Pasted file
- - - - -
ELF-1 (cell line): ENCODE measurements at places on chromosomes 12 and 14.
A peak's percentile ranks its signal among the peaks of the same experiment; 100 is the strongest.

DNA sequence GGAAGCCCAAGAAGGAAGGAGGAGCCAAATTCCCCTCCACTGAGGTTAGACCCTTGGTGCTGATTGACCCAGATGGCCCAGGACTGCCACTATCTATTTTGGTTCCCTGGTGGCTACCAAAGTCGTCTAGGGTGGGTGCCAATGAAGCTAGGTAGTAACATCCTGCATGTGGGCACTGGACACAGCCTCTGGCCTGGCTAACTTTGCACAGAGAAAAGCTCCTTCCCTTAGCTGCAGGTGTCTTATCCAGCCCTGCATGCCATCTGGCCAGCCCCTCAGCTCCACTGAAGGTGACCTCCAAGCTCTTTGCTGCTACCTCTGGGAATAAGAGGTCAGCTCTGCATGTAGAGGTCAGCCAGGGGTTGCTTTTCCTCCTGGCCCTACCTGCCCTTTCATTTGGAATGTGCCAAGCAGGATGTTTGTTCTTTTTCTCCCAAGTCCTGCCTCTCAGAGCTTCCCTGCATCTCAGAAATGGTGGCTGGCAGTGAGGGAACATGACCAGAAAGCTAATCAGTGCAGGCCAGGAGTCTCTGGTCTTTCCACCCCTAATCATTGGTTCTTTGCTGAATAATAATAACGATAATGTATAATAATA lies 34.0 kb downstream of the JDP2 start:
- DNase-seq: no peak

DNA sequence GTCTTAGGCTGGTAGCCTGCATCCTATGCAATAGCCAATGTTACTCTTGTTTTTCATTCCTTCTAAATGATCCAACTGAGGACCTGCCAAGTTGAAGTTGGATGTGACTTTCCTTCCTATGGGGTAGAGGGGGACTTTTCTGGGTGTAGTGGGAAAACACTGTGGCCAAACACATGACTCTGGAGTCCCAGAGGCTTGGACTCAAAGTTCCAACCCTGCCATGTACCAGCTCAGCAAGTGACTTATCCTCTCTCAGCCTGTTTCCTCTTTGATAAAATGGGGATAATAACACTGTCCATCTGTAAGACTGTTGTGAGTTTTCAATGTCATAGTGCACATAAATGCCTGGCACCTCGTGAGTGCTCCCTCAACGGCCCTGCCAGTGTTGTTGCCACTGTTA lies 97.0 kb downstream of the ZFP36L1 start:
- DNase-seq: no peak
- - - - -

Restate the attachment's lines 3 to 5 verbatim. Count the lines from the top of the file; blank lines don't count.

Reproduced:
DNA sequence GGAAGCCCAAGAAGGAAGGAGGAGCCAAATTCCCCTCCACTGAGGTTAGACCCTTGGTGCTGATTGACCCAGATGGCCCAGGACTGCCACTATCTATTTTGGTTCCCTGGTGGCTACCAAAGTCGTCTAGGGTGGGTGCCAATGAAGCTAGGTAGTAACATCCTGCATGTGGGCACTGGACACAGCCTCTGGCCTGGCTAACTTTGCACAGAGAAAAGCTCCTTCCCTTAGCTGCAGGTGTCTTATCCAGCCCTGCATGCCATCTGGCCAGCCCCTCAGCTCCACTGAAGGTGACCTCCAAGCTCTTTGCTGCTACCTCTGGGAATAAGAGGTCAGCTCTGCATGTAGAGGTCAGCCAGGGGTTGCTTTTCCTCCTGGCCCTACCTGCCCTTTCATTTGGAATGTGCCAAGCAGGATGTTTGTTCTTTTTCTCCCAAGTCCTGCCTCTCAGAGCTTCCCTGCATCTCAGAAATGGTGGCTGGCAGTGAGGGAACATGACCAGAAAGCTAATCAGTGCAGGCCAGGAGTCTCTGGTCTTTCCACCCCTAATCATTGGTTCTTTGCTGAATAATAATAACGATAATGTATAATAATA lies 34.0 kb downstream of the JDP2 start:
- DNase-seq: no peak

DNA sequence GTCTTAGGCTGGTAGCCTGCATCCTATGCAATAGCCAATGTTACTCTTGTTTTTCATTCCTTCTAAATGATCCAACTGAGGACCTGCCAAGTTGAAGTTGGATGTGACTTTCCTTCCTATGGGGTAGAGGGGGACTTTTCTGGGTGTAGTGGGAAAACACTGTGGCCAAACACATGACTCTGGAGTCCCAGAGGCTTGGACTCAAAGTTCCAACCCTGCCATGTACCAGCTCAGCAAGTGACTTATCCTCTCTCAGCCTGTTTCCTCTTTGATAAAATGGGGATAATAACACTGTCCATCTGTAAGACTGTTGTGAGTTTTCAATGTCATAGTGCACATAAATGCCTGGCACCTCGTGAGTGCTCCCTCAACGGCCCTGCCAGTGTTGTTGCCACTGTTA lies 97.0 kb downstream of the ZFP36L1 start: